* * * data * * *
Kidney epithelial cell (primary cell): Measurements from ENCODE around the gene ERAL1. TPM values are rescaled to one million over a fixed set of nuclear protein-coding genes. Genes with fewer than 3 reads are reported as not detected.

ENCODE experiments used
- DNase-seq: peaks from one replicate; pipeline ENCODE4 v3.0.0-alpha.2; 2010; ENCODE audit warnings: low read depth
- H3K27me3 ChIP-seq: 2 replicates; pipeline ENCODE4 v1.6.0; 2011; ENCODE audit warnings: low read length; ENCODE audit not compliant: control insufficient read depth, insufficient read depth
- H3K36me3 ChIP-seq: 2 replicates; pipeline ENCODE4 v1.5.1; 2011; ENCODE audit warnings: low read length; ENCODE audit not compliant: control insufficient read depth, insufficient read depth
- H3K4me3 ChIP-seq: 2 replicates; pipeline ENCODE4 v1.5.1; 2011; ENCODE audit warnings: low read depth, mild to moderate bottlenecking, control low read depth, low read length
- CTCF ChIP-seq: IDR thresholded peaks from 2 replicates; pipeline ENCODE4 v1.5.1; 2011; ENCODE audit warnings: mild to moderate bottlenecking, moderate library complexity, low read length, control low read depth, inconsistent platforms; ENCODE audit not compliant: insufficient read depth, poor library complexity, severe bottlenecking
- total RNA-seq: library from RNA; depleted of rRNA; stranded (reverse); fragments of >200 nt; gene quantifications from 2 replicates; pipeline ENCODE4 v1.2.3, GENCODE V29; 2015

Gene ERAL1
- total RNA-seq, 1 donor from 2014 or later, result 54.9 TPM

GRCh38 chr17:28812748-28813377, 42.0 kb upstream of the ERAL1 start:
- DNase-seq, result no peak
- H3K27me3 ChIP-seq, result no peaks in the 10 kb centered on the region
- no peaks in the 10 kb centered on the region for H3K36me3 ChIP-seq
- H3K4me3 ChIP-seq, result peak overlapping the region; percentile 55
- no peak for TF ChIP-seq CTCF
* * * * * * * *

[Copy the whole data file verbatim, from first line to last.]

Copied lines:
Kidney epithelial cell (primary cell): Measurements from ENCODE around the gene ERAL1. TPM values are rescaled to one million over a fixed set of nuclear protein-coding genes. Genes with fewer than 3 reads are reported as not detected.

ENCODE experiments used
- DNase-seq: peaks from one replicate; pipeline ENCODE4 v3.0.0-alpha.2; 2010; ENCODE audit warnings: low read depth
- H3K27me3 ChIP-seq: 2 replicates; pipeline ENCODE4 v1.6.0; 2011; ENCODE audit warnings: low read length; ENCODE audit not compliant: control insufficient read depth, insufficient read depth
- H3K36me3 ChIP-seq: 2 replicates; pipeline ENCODE4 v1.5.1; 2011; ENCODE audit warnings: low read length; ENCODE audit not compliant: control insufficient read depth, insufficient read depth
- H3K4me3 ChIP-seq: 2 replicates; pipeline ENCODE4 v1.5.1; 2011; ENCODE audit warnings: low read depth, mild to moderate bottlenecking, control low read depth, low read length
- CTCF ChIP-seq: IDR thresholded peaks from 2 replicates; pipeline ENCODE4 v1.5.1; 2011; ENCODE audit warnings: mild to moderate bottlenecking, moderate library complexity, low read length, control low read depth, inconsistent platforms; ENCODE audit not compliant: insufficient read depth, poor library complexity, severe bottlenecking
- total RNA-seq: library from RNA; depleted of rRNA; stranded (reverse); fragments of >200 nt; gene quantifications from 2 replicates; pipeline ENCODE4 v1.2.3, GENCODE V29; 2015

Gene ERAL1
- total RNA-seq, 1 donor from 2014 or later, result 54.9 TPM

GRCh38 chr17:28812748-28813377, 42.0 kb upstream of the ERAL1 start:
- DNase-seq, result no peak
- H3K27me3 ChIP-seq, result no peaks in the 10 kb centered on the region
- no peaks in the 10 kb centered on the region for H3K36me3 ChIP-seq
- H3K4me3 ChIP-seq, result peak overlapping the region; percentile 55
- no peak for TF ChIP-seq CTCF